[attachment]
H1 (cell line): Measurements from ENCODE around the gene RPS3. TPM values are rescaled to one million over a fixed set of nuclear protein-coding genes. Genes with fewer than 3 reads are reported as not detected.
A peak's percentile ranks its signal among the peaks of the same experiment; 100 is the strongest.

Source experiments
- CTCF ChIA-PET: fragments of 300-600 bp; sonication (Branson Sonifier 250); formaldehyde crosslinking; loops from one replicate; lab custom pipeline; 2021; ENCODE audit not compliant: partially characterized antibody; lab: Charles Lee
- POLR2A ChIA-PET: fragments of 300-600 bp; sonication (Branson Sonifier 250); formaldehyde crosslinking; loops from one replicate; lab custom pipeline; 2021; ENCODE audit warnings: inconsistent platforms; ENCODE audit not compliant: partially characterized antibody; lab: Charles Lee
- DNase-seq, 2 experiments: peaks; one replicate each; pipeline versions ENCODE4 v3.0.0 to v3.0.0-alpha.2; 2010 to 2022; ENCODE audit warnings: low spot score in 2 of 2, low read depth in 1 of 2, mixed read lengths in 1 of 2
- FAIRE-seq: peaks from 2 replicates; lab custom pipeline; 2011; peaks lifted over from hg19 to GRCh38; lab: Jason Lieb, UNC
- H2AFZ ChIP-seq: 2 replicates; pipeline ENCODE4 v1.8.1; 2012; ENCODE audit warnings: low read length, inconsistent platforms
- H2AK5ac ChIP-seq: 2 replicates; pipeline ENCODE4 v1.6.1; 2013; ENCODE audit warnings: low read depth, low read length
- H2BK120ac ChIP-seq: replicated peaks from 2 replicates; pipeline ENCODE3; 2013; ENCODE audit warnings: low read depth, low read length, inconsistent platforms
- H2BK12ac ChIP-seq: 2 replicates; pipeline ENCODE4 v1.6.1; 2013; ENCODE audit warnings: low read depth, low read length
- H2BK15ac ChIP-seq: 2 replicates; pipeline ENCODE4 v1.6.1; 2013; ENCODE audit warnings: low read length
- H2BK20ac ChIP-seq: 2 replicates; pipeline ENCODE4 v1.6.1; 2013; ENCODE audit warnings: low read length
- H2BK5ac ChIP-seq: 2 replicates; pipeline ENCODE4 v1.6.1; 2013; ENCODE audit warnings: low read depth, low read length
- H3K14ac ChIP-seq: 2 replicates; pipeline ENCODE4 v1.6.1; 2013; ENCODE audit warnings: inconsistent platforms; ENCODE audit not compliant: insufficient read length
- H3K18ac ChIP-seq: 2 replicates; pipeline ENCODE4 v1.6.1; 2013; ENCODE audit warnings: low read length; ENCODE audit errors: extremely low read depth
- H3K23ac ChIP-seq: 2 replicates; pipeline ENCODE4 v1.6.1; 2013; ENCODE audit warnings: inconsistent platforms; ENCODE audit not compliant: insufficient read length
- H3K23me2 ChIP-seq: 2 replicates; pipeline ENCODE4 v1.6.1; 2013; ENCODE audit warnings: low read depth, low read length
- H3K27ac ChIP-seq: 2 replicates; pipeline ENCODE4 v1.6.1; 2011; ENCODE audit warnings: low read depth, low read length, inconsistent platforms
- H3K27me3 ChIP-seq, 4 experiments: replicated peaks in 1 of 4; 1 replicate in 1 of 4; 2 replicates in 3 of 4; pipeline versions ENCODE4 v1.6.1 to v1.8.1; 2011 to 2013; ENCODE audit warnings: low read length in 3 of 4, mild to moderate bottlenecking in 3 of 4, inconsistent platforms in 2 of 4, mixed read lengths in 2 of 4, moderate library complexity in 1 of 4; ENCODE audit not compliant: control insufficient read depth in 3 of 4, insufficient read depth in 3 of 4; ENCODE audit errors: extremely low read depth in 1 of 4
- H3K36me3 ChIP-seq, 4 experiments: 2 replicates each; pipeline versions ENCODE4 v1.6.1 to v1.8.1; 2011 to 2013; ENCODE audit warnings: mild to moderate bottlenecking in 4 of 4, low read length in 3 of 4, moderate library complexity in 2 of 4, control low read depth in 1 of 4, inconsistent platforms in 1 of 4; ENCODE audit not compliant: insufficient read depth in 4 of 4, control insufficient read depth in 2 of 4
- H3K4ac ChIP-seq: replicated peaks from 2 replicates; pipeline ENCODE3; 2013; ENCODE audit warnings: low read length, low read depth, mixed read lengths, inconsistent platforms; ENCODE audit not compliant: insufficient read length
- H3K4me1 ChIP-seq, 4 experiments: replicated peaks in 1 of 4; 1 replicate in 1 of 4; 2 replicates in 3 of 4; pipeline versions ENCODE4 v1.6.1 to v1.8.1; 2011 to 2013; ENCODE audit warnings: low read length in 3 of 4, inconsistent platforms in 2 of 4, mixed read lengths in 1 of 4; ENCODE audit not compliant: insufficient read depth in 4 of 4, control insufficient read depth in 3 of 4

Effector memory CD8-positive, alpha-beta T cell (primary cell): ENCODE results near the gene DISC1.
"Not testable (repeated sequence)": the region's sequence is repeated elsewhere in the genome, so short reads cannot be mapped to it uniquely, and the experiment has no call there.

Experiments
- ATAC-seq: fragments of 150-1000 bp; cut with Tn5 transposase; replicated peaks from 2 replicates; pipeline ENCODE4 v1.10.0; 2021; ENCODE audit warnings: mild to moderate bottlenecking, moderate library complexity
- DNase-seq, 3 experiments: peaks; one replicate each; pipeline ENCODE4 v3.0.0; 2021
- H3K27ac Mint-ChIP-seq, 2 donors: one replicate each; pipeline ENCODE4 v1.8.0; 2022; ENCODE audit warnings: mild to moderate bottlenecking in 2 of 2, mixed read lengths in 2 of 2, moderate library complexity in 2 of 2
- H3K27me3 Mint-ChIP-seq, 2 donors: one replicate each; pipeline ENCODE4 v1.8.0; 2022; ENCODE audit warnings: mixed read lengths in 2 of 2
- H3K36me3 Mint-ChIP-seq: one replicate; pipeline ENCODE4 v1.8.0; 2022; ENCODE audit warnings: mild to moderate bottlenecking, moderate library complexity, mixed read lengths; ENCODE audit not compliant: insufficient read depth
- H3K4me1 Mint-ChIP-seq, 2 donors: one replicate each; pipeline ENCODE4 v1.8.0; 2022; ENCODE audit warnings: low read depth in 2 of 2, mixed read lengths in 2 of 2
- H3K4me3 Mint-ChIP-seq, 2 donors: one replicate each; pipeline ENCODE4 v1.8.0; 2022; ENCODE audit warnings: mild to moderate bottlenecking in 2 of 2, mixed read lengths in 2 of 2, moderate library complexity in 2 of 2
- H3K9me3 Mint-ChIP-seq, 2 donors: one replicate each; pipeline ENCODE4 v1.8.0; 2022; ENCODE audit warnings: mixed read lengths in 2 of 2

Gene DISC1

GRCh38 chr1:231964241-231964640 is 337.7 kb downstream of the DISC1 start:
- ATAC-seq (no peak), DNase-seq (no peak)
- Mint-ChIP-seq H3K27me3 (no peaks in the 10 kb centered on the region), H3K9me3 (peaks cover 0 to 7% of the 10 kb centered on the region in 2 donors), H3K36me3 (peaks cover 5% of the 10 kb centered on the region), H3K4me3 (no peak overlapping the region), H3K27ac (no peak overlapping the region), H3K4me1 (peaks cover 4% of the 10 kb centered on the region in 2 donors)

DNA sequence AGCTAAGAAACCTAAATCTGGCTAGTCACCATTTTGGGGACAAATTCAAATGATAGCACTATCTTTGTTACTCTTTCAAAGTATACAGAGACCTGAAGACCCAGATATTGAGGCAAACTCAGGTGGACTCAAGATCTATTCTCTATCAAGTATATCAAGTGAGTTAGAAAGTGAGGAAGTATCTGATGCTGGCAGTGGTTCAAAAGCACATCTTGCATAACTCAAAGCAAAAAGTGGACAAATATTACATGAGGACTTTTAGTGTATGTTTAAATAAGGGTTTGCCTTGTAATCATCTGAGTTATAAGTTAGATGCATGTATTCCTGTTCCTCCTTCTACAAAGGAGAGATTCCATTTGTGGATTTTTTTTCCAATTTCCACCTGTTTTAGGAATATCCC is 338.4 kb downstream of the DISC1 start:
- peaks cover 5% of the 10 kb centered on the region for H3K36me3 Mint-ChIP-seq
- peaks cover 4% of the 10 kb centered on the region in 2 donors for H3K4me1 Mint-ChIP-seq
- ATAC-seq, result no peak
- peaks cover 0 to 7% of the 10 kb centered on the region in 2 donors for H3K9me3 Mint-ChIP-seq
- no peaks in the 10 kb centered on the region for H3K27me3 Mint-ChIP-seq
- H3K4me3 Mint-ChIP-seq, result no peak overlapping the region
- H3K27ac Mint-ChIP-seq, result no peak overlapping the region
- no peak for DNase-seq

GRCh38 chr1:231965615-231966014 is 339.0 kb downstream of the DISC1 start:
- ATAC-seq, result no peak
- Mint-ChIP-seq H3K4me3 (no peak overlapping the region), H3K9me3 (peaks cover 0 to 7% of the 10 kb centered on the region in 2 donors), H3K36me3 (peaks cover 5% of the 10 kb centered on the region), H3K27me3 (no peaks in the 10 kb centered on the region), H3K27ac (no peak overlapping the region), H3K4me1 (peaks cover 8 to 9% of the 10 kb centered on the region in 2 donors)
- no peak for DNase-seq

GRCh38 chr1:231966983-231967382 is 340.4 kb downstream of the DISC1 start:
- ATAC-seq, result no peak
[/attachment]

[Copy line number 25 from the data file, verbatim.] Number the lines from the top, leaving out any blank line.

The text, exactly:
"Not testable (repeated sequence)": the region's sequence is repeated elsewhere in the genome, so short reads cannot be mapped to it uniquely, and the experiment has no call there.